• complete description of any internal influences regarding quality and condition and a full inventory of what is inside the dwelling;
  • comments regarding floor plan, sizes, and any positive or negative impacts found by the appraiser; and
  • comments on any external influences which may affect the property value, noted clearly and then accounted for in the final valuation.

Where the conflict lies

The above are just a few examples of TOR requirements provided by financial institutions to structure appraisal reports. The high standards are generally in concert with the standards practiced by BC appraisers who follow Canadian Uniform Standards of Professional Appraisal Practice (CUSPAP) and in reality meet the lender’s TOR most of the time. However, appraisers sometimes find themselves in conflict with good appraisal practice when they are asked by a lender’s TOR to meet certain underwriting requirements. Examples of this conflict occur where the following criteria are asked for, but the appraiser finds that the best sale comparables do not meet these criteria:

  • sale comparables used by the appraiser should not exceed 20–25% of the net adjusted amount or the sale price after all adjustments;
  • land value of the subject property should not exceed 25% of the total market value;
  • appraised value should be bracketed by unadjusted comparable sales of which one is below the appraised value and at least one is higher than the appraised value;
  • comparable sales used to support the appraised value should not have occurred longer than 90 days since the date of appraisal;
  • seven-year sale and listing history of the subject property is to be included in the report (three years is standard and is a requirement of CUSPAP that is used by most appraisal firms); and
  • sales of all homes on the same street as the subject property over the past year (not a CUSPAP requirement).

Many of the above TOR requirements find their way into the appraiser’s report during strong economic cycles in urban areas where high volumes of real estate are being consumed with high demand and adequate supply. The more homogeneous the real estate is and the more volume of that type of property there is in the marketplace, the easier it is for the appraiser to meet the lender’s underwriting criteria.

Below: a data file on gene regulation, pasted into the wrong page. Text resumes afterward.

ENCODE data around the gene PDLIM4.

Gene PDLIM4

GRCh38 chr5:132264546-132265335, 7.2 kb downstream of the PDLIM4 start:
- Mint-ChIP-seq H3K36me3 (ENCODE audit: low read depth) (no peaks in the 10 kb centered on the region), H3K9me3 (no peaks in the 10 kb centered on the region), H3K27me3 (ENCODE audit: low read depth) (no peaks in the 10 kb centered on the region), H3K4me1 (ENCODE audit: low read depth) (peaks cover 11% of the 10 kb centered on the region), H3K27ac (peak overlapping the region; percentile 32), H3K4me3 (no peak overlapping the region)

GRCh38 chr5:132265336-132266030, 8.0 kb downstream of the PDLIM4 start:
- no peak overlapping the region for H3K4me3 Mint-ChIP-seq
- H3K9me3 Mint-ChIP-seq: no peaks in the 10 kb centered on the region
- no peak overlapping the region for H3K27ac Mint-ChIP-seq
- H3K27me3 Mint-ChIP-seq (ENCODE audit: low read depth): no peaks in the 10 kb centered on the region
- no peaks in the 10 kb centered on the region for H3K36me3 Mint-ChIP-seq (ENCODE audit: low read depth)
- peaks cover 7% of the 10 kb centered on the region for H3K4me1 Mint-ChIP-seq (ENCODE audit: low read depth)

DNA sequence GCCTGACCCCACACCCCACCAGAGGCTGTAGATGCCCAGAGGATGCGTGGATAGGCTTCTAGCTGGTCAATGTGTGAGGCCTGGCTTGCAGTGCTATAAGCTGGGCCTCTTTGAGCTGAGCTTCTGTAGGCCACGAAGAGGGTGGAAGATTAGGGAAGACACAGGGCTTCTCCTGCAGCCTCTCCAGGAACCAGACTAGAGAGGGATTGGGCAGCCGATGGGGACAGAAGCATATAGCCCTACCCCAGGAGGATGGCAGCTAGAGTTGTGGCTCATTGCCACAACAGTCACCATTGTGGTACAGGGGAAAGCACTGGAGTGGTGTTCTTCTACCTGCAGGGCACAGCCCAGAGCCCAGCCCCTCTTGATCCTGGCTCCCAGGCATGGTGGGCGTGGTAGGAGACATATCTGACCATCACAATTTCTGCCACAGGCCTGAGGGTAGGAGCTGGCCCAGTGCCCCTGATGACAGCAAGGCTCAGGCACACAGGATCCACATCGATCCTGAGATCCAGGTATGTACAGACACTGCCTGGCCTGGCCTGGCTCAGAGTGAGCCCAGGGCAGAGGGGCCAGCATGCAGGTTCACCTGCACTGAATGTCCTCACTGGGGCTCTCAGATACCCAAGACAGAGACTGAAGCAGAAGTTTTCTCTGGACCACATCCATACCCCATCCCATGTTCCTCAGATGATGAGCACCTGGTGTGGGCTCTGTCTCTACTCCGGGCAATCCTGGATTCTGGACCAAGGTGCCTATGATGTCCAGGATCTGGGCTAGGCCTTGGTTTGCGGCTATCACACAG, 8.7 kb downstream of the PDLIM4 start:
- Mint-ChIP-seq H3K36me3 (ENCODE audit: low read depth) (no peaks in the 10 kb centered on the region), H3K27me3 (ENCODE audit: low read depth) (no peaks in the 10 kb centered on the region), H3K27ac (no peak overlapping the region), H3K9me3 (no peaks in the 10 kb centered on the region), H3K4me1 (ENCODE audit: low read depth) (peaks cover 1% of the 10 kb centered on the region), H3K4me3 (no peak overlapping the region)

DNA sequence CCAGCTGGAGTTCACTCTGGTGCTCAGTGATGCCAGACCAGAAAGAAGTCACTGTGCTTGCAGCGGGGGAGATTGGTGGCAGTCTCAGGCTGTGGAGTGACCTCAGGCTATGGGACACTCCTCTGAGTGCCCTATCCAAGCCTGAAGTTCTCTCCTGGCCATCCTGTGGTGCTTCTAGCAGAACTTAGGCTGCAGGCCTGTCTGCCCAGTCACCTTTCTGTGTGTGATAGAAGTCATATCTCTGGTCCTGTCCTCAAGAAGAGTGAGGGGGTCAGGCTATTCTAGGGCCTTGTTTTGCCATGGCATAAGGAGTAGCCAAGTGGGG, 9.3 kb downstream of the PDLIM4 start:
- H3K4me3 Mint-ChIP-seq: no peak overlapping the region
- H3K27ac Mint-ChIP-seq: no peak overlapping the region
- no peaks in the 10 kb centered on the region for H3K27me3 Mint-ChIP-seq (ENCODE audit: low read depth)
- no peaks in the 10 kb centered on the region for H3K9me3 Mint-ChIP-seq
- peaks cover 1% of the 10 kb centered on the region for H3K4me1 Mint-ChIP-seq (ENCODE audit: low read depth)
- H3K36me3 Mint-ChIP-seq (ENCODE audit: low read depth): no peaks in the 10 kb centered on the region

An example of an appraiser finding that he or she is in conflict with TOR requirements would be when dealing with a unique or out-of-the-box property, especially during a slower real estate market. The more unique a property, the more conflict there is with the appraiser attempting to meet the underwriter’s requirements while at the same time producing a report that employs best practices by using the very best sale comparables from a real estate point of view and not a financial risk point of view.

How to solve the conflict

The usual approach our appraisal firm takes to mitigate such conflict uses three steps. First, we gain an intimate understanding of the TOR of each lender. This is necessary because lenders vary in their TOR requirements depending on what type of lending they perform. Second, we find the very best comparables (from a real estate appraisal point of view) for the first three sale comparables selected. Third, we select the next three comparables to meet the underwriting requirements. This way, the appraiser can satisfy the lender and CUSPAP requirements and ultimately provide the most professional appraisal report possible.

Appraisers today must not only be experts in the real estate they appraise, but also must be on top of the latest in risk rules and underwriting requirements that vary from lender to lender. Appraisers who strive to achieve this professional balance will find that they are achieving best practices that satisfy not only their professional association, but also the lender and the general public as well.

About the author

Daniel Jones, AACI is President of Campbell & Pound Residential Appraisals Ltd. and the majority shareholder/partner of Campbell & Pound Commercial, both of which are long-established appraisal and real estate consulting firms serving BC’s Lower Mainland, Sea to Sky Corridor and Fraser Valley since 1939.